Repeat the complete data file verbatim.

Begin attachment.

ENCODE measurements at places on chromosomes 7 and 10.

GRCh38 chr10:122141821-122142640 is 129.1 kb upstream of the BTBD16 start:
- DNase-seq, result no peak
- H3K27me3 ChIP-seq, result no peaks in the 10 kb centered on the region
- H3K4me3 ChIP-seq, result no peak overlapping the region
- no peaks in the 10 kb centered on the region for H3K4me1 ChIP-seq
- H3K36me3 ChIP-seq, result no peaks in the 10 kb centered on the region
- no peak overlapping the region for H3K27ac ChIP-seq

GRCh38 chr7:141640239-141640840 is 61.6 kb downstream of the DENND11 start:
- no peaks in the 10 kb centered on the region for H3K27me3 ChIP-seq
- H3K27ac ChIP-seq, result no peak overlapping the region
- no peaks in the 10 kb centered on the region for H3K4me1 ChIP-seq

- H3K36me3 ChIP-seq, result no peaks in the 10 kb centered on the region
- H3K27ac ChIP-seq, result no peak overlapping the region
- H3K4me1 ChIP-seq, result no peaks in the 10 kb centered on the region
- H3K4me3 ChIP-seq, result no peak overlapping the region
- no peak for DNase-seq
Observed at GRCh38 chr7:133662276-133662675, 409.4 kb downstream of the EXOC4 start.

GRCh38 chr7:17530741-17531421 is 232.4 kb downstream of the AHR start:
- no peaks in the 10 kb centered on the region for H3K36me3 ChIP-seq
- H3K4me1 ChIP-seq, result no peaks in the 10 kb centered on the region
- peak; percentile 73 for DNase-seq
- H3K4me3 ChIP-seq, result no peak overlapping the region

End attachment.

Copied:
ENCODE measurements at places on chromosomes 7 and 10.

GRCh38 chr10:122141821-122142640 is 129.1 kb upstream of the BTBD16 start:
- DNase-seq, result no peak
- H3K27me3 ChIP-seq, result no peaks in the 10 kb centered on the region
- H3K4me3 ChIP-seq, result no peak overlapping the region
- no peaks in the 10 kb centered on the region for H3K4me1 ChIP-seq
- H3K36me3 ChIP-seq, result no peaks in the 10 kb centered on the region
- no peak overlapping the region for H3K27ac ChIP-seq

GRCh38 chr7:141640239-141640840 is 61.6 kb downstream of the DENND11 start:
- no peaks in the 10 kb centered on the region for H3K27me3 ChIP-seq
- H3K27ac ChIP-seq, result no peak overlapping the region
- no peaks in the 10 kb centered on the region for H3K4me1 ChIP-seq

- H3K36me3 ChIP-seq, result no peaks in the 10 kb centered on the region
- H3K27ac ChIP-seq, result no peak overlapping the region
- H3K4me1 ChIP-seq, result no peaks in the 10 kb centered on the region
- H3K4me3 ChIP-seq, result no peak overlapping the region
- no peak for DNase-seq
Observed at GRCh38 chr7:133662276-133662675, 409.4 kb downstream of the EXOC4 start.

GRCh38 chr7:17530741-17531421 is 232.4 kb downstream of the AHR start:
- no peaks in the 10 kb centered on the region for H3K36me3 ChIP-seq
- H3K4me1 ChIP-seq, result no peaks in the 10 kb centered on the region
- peak; percentile 73 for DNase-seq
- H3K4me3 ChIP-seq, result no peak overlapping the region